Development and Validation of 11 Symptom Indexes to Evaluate Response to Chemotherapy for Advanced Cancer

Recent guidance from the FDA discusses patient-reported outcomes as end points in clinical trials. Using methods consistent with this guidance, the authors developed symptom indexes for patients with advanced cancer. Input on the most important symptoms was obtained from 533 patients recruited from NCCN Member Institutions and 4 nonprofit social service organizations. Diagnoses included bladder, brain, breast, colorectal, head and neck, hepatobiliary/pancreatic, kidney, lung, ovarian, and prostate cancers and lymphoma. Physician experts in each of these diseases were also surveyed to differentiate symptoms that were predominantly disease-based from those that were predominantly treatment-induced. Results are evaluated alongside previously published indexes for 9 of these 11 advanced cancers that were created based on expert provider surveys, also implemented at NCCN Member Institutions. Final results are 11 symptom indexes that reflect the highest priorities of people affected by these 11 advanced cancers and the experienced perspective of the people who provide their medical treatment. Beyond the clinical value of such indexes, they may also contribute significantly to satisfying regulatory requirements for a standardized tool to evaluate drug efficacy with respect to symptomatology.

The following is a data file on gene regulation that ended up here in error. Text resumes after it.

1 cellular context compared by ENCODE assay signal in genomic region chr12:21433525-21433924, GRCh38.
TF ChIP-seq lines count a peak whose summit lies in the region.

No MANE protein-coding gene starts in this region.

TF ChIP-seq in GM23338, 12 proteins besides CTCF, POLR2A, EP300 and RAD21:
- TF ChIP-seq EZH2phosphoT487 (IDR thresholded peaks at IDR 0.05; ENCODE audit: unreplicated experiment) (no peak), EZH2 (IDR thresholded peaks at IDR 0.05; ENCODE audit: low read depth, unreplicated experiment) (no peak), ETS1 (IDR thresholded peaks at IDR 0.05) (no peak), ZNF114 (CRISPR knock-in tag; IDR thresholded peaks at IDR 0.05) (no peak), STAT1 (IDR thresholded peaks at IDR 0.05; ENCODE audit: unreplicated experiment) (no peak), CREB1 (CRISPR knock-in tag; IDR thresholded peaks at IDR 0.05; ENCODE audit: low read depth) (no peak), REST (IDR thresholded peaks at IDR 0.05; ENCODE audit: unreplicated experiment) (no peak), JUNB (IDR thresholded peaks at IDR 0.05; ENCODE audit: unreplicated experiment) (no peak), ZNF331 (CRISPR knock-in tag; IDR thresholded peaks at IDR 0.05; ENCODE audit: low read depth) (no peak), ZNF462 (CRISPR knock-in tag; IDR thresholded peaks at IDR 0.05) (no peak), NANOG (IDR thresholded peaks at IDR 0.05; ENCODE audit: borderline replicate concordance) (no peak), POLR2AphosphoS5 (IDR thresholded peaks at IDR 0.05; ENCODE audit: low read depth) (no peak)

Abstract